The Provost’s Diversity Institute for Faculty Development, which kicks off next month, will features five events focused on anti-racist curriculum and praxis.
The institute was created in 2015 to offer Pitt faculty the opportunity to increase awareness about diversity and develop skills needed to teach in a diverse, multicultural environment.
This year’s classes are:
May 10: Classrooms as Catalyst for Racial Justice Centered Activism
The inaugural session for the Provost’s Diversity Institute for Faculty Development will explore how the classroom can be a space that catalyzes student activism for racial justice. #BlackLivesMatter, #DREAMers, #StandWithStandingRock, and #NODAPL among many other social movements have shaped youth activism for racial justice on our campuses. The session showcases insights and reflections from faculty who support critical and creative activism in their teaching of racial justice.
May 11: Abolitionist Pedagogy in Practice
This foundational session will introduce and outline the core philosophy of abolitionist pedagogy to inform a purposeful engagement with an abolitionist framework in the classroom. We envision this session to create a space for faculty to consider and conceptualize a teaching practice rooted in abolition.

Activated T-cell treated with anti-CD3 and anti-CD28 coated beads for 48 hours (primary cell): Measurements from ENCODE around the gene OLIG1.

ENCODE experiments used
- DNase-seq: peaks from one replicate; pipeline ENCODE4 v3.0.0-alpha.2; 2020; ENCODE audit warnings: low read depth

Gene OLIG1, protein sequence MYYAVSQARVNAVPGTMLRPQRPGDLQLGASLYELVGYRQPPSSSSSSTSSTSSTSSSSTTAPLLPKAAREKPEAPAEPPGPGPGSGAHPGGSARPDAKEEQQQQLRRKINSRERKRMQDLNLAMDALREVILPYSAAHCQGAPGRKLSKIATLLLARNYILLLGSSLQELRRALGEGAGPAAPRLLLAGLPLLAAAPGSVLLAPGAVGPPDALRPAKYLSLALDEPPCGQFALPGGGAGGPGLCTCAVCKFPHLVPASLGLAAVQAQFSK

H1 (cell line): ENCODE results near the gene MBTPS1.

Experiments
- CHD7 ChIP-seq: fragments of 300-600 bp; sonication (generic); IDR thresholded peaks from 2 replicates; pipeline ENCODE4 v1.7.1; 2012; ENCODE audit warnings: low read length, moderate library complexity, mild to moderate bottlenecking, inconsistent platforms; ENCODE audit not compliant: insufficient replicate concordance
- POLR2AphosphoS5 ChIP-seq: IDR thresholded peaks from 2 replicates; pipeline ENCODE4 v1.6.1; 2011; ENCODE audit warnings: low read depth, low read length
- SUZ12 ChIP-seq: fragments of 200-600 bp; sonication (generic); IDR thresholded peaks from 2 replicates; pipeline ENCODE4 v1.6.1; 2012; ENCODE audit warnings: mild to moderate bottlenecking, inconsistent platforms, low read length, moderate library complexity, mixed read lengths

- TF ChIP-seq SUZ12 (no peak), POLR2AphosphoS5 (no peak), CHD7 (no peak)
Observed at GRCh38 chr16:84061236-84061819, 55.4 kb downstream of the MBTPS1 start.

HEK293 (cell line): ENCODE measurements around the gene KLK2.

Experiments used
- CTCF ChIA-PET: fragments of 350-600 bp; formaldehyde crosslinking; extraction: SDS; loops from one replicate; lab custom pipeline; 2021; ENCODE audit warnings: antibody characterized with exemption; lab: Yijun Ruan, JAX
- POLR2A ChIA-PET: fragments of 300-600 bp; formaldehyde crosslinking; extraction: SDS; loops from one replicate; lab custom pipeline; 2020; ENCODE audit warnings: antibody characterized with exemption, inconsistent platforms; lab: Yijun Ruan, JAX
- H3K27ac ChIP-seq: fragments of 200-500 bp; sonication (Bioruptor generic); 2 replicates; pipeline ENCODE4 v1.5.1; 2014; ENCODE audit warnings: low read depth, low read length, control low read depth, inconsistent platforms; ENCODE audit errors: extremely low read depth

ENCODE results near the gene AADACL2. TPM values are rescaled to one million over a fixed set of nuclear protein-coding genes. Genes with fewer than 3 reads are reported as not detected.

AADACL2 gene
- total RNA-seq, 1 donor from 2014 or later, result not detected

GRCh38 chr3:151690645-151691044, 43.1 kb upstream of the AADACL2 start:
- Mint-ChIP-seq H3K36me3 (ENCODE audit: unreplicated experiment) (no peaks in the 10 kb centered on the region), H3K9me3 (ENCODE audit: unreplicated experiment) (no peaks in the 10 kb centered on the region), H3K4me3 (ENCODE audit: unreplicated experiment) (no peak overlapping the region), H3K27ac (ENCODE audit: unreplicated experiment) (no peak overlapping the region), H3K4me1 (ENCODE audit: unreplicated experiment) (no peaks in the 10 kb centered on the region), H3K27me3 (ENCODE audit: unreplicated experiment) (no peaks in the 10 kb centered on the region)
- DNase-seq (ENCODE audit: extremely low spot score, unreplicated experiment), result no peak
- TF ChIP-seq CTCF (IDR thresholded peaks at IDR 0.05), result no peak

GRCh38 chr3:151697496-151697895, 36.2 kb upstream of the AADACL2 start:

May 16: Decentering Whiteness: Intersectional Curriculum Creation
This critical conversation featuring recipients of the Provost’s Award for Diversity in the Curriculum will share curricular lessons, experiences, and insights on the approaches used to disrupt the hidden curriculum of whiteness and opportunities and tensions encountered in centering racial justice in the curriculum.
May 17: Public Pedagogy and Hip-Hop: A Teaching Tool for Racial Justice
Engaging with public pedagogical practices asks us to consider how learning can occur outside formal sites of education and beyond traditional educational practices. We seek to explore public pedagogy by centering Bettina Love and Regina Bradley’s writing Teaching Trayvon: Teaching about Racism through Public Pedagogy, Hip Hop, Black Trauma, and Social Media (available through Pitt Passport). We will discuss how hip-hop music and culture can serve as a culturally sustaining tool to examine language, power, and identity in the classroom.
June 9: Applying Trauma-Aware Pedagogical Practices
Given our present reality of violence and continued racial trauma, drawing on pedagogical strategies that affirm our students’ lived experiences and identities is essential in fostering an equitable classroom. This workshop provides a broad introduction to the application of trauma-aware teaching practices as a step towards validating and supporting students. Grounded in the recognition that racial trauma manifests in the classroom, we seek to consider how faculty can realize, recognize, and resist retraumatization.
Click on the link for each event to register.